One particularly interesting shift happened not just with the brand’s overall sales, but how each model performed compared to its stablemates. As expected, the XC90 is still the overall best-selling Volvo in the United States. That said, as the model’s sales fell by 4 percent, the little XC40 crossover actually improved its sales by 34.4 percent from May 2019. Volvo offered strong incentives like zero-percent financing on the XC40, and its lower starting MSRP of $33,700 likely wooed buyers who wanted a crossover, but didn’t necessarily want to spend substantially more on an XC60 or XC90.

Mazda’s CX-30 helped stem the flow of lost sales across the rest of the brand’s lineup. [Photo: Mazda]

Mazda is (nearly) back to normal figures

In May 2020, Mazda shifted 24,933 vehicles, which is down just 1 percent. Last year, the medium-volume automaker managed to move 25,192 cars. The company did have new product to move thanks to the CX-30, which stemmed the flow of what could have been another disastrous month for the brand. It sold 3,583 units last month, while the CX-9 and MX-5 also improved substantially from last year. The MX-5 Miata’s sales were up 30.7 percent (1,102 units), while the CX-9 rose 20.8 percent (2,421 units).

Now, Mazda’s cash cow CX-5 did decline by 13.6 percent in May to 12,140 units sold. That more or less followed the trend of the model’s year-to-date sales since January, but that’s not nearly as bad as numbers looked in April. Sales of the Mazda3, Mazda6 and the aging CX-3 were also down by 32.2, 30.8 and 29.1 percent respectively. Despite the Mazda3’s redesign, it hasn’t been selling particularly well this past year, while the Mazda6 is due for an overhaul, and the CX-3 may end up getting the ax thanks to the CX-30’s presence in the lineup.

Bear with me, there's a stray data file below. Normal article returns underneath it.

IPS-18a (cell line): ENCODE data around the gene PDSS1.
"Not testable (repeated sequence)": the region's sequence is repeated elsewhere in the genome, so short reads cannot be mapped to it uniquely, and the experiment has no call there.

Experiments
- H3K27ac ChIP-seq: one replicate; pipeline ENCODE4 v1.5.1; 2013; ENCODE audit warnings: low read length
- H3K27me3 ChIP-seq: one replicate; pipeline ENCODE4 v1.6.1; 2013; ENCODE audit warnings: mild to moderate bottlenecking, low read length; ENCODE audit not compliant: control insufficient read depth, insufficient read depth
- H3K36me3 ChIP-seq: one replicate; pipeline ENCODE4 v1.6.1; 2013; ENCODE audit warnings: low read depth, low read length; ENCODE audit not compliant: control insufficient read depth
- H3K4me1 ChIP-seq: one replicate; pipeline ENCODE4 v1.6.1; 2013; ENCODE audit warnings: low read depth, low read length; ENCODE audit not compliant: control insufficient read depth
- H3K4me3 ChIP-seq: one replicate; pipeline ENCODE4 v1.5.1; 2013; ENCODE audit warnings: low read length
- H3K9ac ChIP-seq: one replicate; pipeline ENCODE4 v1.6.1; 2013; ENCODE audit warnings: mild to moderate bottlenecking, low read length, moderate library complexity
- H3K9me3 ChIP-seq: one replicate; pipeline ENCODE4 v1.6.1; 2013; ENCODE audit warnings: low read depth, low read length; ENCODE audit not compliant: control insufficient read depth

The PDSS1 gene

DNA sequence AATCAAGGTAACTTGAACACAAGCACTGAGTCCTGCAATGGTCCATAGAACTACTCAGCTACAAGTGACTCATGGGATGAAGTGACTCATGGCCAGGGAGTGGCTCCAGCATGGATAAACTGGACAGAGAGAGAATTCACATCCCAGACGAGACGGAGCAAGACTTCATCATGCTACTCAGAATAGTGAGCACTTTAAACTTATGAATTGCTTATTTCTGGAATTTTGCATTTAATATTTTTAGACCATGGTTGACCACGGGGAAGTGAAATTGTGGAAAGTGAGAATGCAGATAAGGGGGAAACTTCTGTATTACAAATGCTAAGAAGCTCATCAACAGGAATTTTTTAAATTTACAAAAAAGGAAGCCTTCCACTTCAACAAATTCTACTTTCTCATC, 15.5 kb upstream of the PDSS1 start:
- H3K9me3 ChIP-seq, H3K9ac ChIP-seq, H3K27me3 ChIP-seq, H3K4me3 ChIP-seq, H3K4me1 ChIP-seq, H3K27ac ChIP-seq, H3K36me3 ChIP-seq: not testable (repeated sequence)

Honda and Acura sales double from April

Fortunately, it seems Honda and its luxury marque also had a much better outcome in May than in April. Last month, Honda moved 110,636 cars while Acura sold 10,341. That amounts to a 16.2 percent and 23.7 percent decline from May 2019 respectively, but still better than when both brands lost half their sales the month before.

As ever, crossovers stemmed the flow for both brands, as the Honda Passport actually made a slight gain (3 percent; 3,536 units) in May 2020 from this point last year. On the Acura side, the RDX crossover suffered the least out of all models, selling 4,427 units (down 18.2 percent from May 2019). The Honda CR-V was still a relatively steady seller for Honda, as the company still moved 29,023 examples in May, down 6.1 percent from this point last year.

We’ll have a more complete sales picture in July, but for now auto sales seem to be on the mend. Sadly, as some 40 million Americans filed jobless claims through the end of May as a result of COVID-19, it’s far too early to declare a complete recovery as those who would otherwise participate in the new car market can no longer afford to buy vehicles. Automakers have implemented payment programs to help those who lose their jobs, but those initiatives may not continue to float new car sales through the summer.